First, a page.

‘Black eye’

Still, more is at play than just the market downturn. 

Seattle-based Redfin announced in October it would leave NAR in some markets, citing commission policies and the sexual harassment allegations. It’s not clear how many Redfin agents work in Washington, but the company said it employed about 1,700 agents nationwide as of the fall. Redfin declined to make anyone available for this story. 

Another local brokerage, Coldwell Banker Danforth, also announced plans to leave starting in the new year, objecting to an “all in, all out” NAR rule that requires all members of a brokerage to be members or none to be. (It’s not yet clear how Redfin will get around this rule.)

In a legal settlement in October, Coldwell Banker’s parent company Anywhere Real Estate, which also owns Sotheby’s and other brokerages, agreed to no longer require its brokerages or franchises to be NAR members, opening the door for offices like Coldwell Banker Danforth to leave.

Harlington, who works with Coldwell Banker Danforth, said she supports Washington Realtors’ local work, but doesn’t want to be a member of the national group. 

“I don’t want to be associated with an organization that in other states has been found to have engaged in price-fixing,” she said. “It’s anti-consumer behavior.” 

The federal lawsuit in question challenged NAR rules and common industry practices in which home sellers pay the commission of agents representing both the buyer and seller. Those commissions are typically 5% to 6% of the home price, split between the two agents. Critics say NAR and large brokerages conspire to keep those rates high, hurting consumers. NAR and its supporters say those commissions are always negotiable and that requiring buyers to pay their agents directly instead would make affording a home more difficult.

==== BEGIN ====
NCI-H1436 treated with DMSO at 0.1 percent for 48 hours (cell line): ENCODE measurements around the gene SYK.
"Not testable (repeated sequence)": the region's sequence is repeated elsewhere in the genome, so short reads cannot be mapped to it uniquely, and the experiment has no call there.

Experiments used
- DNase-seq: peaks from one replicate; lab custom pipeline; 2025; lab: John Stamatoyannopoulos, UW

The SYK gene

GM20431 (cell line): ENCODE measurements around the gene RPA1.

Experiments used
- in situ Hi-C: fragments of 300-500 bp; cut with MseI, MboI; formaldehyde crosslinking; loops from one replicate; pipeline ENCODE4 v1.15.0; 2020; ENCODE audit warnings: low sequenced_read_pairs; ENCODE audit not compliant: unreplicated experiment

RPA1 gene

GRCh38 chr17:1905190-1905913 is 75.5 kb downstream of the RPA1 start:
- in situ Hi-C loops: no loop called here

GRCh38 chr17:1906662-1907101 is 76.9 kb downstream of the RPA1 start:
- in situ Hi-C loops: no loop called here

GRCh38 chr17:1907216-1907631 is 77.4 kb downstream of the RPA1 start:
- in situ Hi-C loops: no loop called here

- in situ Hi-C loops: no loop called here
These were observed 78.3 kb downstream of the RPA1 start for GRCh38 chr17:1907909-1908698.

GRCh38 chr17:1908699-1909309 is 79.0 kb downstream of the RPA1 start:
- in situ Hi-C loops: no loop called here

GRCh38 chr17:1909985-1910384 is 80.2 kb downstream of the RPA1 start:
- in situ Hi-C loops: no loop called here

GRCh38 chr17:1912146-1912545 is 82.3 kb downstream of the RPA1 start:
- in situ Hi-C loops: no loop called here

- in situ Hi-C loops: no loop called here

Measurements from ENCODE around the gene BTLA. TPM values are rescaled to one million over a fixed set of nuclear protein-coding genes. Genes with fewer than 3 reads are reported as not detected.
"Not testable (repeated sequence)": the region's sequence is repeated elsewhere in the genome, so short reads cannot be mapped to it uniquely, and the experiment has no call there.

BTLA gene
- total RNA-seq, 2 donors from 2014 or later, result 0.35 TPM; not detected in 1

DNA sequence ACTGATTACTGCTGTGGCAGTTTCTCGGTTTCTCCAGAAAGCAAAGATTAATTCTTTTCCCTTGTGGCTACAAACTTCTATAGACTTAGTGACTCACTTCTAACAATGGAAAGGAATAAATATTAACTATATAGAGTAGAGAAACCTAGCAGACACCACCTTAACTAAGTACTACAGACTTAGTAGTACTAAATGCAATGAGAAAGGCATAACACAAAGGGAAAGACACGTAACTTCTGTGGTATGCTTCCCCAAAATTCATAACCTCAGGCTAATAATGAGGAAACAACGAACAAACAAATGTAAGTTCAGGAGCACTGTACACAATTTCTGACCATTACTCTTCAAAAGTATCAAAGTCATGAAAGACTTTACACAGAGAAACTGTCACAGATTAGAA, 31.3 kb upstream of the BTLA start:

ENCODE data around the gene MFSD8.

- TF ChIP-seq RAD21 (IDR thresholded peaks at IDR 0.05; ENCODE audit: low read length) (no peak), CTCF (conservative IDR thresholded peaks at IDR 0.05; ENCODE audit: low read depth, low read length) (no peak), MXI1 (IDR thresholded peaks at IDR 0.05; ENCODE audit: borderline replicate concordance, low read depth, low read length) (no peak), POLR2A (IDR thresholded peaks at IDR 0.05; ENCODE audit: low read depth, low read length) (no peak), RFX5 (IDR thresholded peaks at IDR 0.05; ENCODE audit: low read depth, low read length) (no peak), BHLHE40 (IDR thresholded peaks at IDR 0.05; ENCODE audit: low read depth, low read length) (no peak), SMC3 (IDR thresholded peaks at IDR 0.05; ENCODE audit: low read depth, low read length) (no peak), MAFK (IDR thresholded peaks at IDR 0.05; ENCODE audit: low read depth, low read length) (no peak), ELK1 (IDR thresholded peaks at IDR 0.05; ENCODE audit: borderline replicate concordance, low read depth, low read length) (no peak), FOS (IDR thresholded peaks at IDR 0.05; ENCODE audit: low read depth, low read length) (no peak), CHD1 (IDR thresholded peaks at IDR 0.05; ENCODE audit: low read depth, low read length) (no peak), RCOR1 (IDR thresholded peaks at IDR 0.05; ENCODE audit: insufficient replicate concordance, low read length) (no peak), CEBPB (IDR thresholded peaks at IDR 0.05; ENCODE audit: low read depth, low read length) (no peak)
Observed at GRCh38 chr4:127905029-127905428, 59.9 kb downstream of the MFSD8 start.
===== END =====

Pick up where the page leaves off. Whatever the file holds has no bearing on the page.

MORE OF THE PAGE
Western Washington is a bit of an outlier on commission practices. Even before the landmark jury ruling against NAR in October, the Northwest Multiple Listing Service changed its rules in 2019 to do away with the requirement that sellers offer commissions to buyer agents, though the change does not appear to have significantly driven down local commissions.

Leaving NAR is also easier in western Washington than in many other areas of the country. Elsewhere in the country, NAR controls multiple listing services, critical platforms where agents share listing information, but western Washington’s Northwest Multiple Listing Service is independent from NAR. Agents can access the service covering 26 of Washington’s 39 counties without NAR membership.

That creates “a greater opportunity for agents and brokerages who are in a financial crunch to look at their budgets and say, ‘Well, do I really want to spend 700 bucks a year on NAR membership?’” said Seattle real estate agent Sol Villarreal.

That sentiment may be especially prevalent among brokers who paid little attention to industry groups before the scandals of the last year. But Villarreal, who is active with local Realtor groups, calls leaving NAR and its affiliates a “penny-wise and pound-foolish decision.” His brokerage, Windermere, plans to remain in the association.

Praising NAR advocacy for homeowner-friendly policies such as the mortgage interest tax deductions, Villarreal argued “NAR is the reason why the real estate business model works as well as it does, both for agents and consumers.” 

Villarreal sits on policy committees of both the Washington Realtors and the Seattle King County Realtors, local affiliates of NAR. 

Although Harlington agrees that NAR has lobbied for helpful homeownership policies, “this black eye that they have right now is just, I think, destroying their credibility,” she said. “I don’t know how effective they can be — at least in the near future.” 

The future indeed remains hazy for NAR and its membership count. Along with more lawsuits, the Department of Justice continues to investigate real estate commissions. And the housing market is expected to remain cool this year.

Washington Realtors hopes membership will rebound “as interest rates decrease and more properties become available,” CEO Gorton said, but Yun with NAR said the national group expects further drops in membership throughout this year.